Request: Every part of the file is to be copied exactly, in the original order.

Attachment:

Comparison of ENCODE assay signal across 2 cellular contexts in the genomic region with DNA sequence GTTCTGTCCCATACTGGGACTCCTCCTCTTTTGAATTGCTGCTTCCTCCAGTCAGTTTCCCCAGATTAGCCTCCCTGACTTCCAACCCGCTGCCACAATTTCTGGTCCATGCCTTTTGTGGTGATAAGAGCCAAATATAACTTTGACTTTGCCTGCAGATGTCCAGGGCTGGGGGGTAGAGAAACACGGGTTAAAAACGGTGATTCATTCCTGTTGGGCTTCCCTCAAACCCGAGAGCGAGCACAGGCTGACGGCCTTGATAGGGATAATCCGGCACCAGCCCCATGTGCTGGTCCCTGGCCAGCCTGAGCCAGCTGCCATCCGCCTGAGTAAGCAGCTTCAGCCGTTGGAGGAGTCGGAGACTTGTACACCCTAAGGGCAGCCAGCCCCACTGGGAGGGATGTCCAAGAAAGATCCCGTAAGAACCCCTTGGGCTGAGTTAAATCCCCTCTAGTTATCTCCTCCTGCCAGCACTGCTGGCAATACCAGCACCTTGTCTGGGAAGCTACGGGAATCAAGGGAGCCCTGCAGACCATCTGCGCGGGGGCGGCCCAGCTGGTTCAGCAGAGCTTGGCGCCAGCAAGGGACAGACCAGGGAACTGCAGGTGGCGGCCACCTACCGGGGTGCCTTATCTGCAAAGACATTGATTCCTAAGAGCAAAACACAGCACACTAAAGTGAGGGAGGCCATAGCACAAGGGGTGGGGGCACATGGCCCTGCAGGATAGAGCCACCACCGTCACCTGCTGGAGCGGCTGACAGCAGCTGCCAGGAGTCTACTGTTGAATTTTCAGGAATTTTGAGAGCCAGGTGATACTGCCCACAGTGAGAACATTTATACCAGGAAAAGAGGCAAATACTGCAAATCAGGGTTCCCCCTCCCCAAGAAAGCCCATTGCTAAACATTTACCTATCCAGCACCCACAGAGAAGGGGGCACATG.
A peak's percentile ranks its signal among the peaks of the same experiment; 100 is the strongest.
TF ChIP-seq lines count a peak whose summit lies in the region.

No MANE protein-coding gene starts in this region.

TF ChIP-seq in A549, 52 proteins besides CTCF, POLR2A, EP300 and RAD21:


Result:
Comparison of ENCODE assay signal across 2 cellular contexts in the genomic region with DNA sequence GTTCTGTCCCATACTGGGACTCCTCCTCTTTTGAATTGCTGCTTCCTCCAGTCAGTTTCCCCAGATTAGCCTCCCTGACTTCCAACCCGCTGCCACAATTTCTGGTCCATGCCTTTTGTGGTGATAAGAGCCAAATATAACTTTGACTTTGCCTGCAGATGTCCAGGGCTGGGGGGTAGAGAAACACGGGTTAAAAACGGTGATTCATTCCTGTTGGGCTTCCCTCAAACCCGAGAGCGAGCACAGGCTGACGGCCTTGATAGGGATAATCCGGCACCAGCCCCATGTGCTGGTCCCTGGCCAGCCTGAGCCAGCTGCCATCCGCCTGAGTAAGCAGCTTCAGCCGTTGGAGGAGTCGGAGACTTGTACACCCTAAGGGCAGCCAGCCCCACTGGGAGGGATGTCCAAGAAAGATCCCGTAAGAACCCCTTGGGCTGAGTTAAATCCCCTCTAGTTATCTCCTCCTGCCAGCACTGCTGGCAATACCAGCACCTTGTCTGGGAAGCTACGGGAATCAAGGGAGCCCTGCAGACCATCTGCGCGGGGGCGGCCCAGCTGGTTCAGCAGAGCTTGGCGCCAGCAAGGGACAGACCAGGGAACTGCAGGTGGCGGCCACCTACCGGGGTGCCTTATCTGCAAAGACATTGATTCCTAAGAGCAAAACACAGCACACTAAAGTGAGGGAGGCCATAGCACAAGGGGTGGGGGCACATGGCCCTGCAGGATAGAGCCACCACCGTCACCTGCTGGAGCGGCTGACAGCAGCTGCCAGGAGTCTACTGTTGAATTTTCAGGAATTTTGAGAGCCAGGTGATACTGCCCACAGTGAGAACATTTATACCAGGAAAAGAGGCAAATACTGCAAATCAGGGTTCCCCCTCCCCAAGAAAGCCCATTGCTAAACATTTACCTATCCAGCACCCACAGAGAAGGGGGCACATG.
A peak's percentile ranks its signal among the peaks of the same experiment; 100 is the strongest.
TF ChIP-seq lines count a peak whose summit lies in the region.

No MANE protein-coding gene starts in this region.

TF ChIP-seq in A549, 52 proteins besides CTCF, POLR2A, EP300 and RAD21: